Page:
Baltimore is on the verge of implosion. The city is an opioid hell-hole that has the most extensive wealth inequality in the country. Its millennial base is fleeing the city, headed to the suburbs to escape the out of control murders.
Baltimore struggles to curb violent crime as the city's total homicides are expected to breach 300 in the coming days.
As of Tuesday, there have been 297 murders this year, said The Baltimore Sun.
The city had fewer than 300 homicides per year from 2000 to 2014.
However, the number of murders climbed in 2015 to 342, amid the 2015 Baltimore Riots, which civil unrest destroyed 285 to 350 businesses, 150 vehicle fires, 60 structure fires, and 27 drugstores looted.
The out of control homicides points to the need for more tools in the approach to curbing violent crime.
Mayor Catherine Pugh strengthened the city's safe streets program, in which reformed criminals act as intermediaries in disputes to prevent widespread violence.
“What we’re experiencing on the streets of our city is about territorializing different parts of the city: if I’m going to sell drugs over here then you can’t come over here. If you come over here I’m going to shoot you here and then the next thing you know my sister my daughter my father my mother,” said Mayor Pugh. “Somebody gets caught up in the crossfire.”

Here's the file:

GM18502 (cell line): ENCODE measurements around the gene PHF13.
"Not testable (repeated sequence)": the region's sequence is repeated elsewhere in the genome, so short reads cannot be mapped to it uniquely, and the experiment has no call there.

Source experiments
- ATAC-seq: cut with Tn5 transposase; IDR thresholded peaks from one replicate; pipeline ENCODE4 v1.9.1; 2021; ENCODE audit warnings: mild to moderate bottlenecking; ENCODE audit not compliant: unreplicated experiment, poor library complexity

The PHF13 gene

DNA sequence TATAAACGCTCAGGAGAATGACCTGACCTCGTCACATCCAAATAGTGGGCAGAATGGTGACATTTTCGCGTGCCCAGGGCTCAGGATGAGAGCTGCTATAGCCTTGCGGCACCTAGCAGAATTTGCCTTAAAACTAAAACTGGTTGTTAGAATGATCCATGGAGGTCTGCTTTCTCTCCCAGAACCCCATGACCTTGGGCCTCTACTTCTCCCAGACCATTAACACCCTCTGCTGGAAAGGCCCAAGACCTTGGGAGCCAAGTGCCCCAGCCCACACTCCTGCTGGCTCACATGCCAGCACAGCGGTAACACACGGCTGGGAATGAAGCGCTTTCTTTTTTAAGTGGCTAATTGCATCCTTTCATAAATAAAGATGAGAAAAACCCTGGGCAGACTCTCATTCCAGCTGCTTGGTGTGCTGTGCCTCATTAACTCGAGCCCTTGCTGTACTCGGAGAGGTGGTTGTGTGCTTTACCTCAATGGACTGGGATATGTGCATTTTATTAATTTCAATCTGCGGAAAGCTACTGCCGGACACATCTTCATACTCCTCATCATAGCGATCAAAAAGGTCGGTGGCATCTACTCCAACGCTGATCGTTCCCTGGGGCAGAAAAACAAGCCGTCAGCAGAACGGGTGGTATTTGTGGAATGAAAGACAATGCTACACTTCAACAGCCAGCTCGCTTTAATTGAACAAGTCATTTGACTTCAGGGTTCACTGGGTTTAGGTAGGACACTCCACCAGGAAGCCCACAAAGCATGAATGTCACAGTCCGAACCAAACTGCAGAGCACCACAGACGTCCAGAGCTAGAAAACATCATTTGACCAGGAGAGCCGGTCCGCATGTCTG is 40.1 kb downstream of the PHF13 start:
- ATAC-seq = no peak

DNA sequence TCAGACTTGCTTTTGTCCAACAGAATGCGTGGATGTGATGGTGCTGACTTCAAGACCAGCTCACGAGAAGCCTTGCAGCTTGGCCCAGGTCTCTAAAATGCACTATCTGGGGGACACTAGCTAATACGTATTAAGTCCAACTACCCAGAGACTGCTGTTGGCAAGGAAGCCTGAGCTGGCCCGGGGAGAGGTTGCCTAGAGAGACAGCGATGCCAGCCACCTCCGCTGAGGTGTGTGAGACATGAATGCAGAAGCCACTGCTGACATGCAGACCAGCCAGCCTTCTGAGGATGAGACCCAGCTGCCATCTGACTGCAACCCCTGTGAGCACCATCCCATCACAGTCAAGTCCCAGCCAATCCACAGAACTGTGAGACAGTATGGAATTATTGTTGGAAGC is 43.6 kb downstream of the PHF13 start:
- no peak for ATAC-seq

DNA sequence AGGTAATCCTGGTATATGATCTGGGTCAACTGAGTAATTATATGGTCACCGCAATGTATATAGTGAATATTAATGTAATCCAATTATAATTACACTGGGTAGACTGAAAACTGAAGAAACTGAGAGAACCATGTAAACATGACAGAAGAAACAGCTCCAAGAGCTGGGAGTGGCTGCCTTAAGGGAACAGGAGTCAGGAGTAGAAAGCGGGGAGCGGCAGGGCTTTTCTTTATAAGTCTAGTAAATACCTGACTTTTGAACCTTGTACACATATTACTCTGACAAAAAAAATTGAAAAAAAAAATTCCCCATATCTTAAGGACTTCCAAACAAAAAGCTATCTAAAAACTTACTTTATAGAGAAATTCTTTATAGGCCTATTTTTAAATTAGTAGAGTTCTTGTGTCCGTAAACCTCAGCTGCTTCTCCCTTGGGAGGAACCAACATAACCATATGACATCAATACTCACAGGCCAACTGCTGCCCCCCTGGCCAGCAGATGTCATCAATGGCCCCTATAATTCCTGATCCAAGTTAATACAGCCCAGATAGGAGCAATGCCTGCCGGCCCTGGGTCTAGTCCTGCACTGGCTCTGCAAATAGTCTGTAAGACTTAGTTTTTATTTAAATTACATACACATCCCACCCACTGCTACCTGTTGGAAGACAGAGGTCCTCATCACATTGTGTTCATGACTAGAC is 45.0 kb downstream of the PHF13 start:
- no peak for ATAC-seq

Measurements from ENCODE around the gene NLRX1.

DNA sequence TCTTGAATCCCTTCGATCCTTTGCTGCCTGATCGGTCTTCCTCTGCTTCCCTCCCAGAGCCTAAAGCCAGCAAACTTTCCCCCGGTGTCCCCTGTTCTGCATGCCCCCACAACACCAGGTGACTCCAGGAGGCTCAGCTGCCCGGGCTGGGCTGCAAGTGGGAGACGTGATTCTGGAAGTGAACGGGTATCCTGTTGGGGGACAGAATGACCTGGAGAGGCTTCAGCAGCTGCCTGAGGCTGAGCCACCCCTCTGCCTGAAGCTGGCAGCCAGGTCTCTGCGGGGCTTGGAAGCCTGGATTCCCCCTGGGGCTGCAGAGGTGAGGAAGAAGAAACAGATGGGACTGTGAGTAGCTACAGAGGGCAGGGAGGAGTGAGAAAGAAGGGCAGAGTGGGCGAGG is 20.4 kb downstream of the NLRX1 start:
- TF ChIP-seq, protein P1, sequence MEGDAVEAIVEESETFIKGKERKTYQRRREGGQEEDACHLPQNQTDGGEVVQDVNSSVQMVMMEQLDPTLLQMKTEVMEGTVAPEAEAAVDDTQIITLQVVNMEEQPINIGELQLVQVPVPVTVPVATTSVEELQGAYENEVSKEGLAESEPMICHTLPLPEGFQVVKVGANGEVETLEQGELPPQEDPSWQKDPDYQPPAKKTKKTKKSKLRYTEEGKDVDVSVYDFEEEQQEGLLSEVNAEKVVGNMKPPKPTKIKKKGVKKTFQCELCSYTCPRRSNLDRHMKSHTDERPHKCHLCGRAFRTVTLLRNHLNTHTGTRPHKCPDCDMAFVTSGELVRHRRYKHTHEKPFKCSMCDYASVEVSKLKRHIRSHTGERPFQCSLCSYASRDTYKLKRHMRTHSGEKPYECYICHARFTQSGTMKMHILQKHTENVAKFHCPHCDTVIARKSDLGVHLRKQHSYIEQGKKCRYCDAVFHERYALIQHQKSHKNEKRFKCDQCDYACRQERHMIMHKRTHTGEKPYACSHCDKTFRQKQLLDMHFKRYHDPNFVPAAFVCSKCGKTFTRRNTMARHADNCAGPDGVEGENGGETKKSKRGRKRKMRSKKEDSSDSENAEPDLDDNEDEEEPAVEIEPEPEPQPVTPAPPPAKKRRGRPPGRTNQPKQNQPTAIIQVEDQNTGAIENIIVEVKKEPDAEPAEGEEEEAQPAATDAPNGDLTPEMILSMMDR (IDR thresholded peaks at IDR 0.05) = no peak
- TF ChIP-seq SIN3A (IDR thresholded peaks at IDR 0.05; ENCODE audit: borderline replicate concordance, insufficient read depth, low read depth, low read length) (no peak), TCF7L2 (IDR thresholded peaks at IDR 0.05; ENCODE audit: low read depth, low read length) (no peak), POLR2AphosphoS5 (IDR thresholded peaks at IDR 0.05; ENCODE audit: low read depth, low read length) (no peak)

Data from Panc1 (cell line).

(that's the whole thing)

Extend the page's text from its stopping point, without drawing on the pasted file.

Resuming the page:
The mayor has repeatedly said in 2018 that crime is down. Meanwhile, the total number of murders are about to breach 300 - near record levels (342 homicides in 2017).
“We’ve got to teach folks that life is valuable. These folks don’t get up off the ground and get to live another day or to have another conversation with their daughter their father their mother their sister their cousin – they don’t get to do that,” Pugh said.
Recent crime statistics published by the FBI placed Baltimore's homicide rate last year well above trend of any other large American city, making it an anomaly in the national crime landscape for US cities with populations over 500,000 people.
The 342 homicides last year resulted in the highest homicide rate in the country (56 per 100,000 people), according to the FBI.
As the next economic downturn is immient, police chiefs not just in Baltimore, but the rest of the country are worrying that the next recession could fuel a crime wave that could be overwhelming.